I LOVE my look. Every now and then I want to change it up, but I find the product aisle and hair gizmos overwhelming. I used to have every appliance, attachment and tool known to man in my bathroom. If there was a hair product out, I had tried it. Now the only thing I have is a brush that I bought out of a bin at the drugstore. No hot tools here. I've never had more bathroom storage space.

    4. What's your hair's type and texture? How much time did you put into it before it was short?

    My hair is very thick and it grows super fast. I have tight curls that are looser near my hairline. I used to spend hours at the salon. Hair maintenance was my religion. Color, cut, what to do with it at night, vacation care, etc. It was a serious relationship!
  • 5. Tell me everything about your current care and styling routine.

    I cut my hair once a week. About three months ago, I started doing it myself with Wahl hair clippers. Every now and again I put a hair design or part on my buzz cut. I will go to a barber for that. It costs about $5 vs. the $75+ that I would spend every two to three weeks pre-chop. From time to time I play with hair color as well. This usually involves me going to the drugstore and grabbing a box of Feria. If the color does not come out the way I like, I wait a day or so and then just buzz it off. No commitment!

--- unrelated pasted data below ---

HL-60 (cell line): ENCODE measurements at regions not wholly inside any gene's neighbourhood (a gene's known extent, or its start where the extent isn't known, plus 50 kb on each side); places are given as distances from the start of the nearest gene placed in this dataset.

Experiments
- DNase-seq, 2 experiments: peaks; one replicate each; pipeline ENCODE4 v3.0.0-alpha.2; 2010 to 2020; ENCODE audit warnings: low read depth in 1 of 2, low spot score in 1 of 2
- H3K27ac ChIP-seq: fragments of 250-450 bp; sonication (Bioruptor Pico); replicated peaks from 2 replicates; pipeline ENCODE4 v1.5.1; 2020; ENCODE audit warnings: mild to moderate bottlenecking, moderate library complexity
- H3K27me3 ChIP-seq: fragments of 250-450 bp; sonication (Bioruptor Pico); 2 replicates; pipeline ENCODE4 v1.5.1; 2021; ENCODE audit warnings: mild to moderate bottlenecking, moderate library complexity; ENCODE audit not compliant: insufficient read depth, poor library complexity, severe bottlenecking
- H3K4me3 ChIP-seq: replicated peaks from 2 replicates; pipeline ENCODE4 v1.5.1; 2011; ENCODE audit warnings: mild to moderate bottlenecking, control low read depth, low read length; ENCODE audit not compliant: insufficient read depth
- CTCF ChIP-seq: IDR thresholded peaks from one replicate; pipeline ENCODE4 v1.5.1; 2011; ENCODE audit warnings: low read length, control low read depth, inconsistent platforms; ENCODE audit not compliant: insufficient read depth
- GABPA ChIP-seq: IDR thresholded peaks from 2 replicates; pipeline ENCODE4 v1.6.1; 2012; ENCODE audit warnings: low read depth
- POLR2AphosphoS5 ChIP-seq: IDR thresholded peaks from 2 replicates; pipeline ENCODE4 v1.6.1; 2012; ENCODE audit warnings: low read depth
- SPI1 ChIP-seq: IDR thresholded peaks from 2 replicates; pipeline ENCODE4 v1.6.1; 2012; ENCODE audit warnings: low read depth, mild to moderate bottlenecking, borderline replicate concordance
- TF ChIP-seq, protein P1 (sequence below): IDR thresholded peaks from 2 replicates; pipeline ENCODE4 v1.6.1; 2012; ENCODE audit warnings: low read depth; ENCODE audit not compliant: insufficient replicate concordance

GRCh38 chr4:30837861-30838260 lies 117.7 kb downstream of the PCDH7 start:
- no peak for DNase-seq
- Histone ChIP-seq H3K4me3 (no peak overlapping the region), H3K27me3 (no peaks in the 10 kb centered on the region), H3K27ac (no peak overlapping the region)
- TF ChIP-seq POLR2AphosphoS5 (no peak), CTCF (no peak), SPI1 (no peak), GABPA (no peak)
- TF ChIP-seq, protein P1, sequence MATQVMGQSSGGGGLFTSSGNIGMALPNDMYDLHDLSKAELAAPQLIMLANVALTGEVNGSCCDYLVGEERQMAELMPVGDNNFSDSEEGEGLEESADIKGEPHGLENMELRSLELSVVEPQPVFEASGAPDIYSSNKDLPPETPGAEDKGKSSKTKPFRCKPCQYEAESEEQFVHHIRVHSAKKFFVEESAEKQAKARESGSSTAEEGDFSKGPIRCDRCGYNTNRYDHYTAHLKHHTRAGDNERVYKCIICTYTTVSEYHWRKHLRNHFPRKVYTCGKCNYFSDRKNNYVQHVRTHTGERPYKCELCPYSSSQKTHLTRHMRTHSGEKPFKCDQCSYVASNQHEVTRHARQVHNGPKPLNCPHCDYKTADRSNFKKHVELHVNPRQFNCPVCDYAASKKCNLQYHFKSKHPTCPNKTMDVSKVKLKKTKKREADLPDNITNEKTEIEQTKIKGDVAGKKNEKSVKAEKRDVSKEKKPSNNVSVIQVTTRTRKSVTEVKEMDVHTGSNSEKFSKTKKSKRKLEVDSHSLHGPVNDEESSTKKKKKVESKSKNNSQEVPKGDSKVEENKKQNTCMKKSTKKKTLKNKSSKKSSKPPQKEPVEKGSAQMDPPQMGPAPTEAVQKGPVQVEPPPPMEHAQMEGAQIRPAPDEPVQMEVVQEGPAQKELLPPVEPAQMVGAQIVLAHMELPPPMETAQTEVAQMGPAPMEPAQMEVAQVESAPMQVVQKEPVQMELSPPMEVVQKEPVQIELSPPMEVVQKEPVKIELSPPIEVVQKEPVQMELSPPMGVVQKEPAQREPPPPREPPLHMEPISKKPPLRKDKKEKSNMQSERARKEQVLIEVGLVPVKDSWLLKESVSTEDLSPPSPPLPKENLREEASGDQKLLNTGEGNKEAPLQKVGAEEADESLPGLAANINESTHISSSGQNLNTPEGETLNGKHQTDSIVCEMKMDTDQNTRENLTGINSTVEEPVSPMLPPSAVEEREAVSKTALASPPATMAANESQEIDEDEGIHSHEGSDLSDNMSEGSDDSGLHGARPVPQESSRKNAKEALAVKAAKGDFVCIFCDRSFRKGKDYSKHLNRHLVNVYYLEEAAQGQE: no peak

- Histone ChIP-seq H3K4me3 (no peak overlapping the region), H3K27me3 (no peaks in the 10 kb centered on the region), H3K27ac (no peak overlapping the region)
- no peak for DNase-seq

I also make sure to take extra special care of my scalp and the peach fuzz that I have up there. I use a clarifying shampoo and condition about three times a week. It feels amazing and keeps my pores clear. I am not too picky about products. I use anything that smells amazing and will allow me to imagine that I'm at an exotic spa. I often just use samples or products given to me in gift bags from events.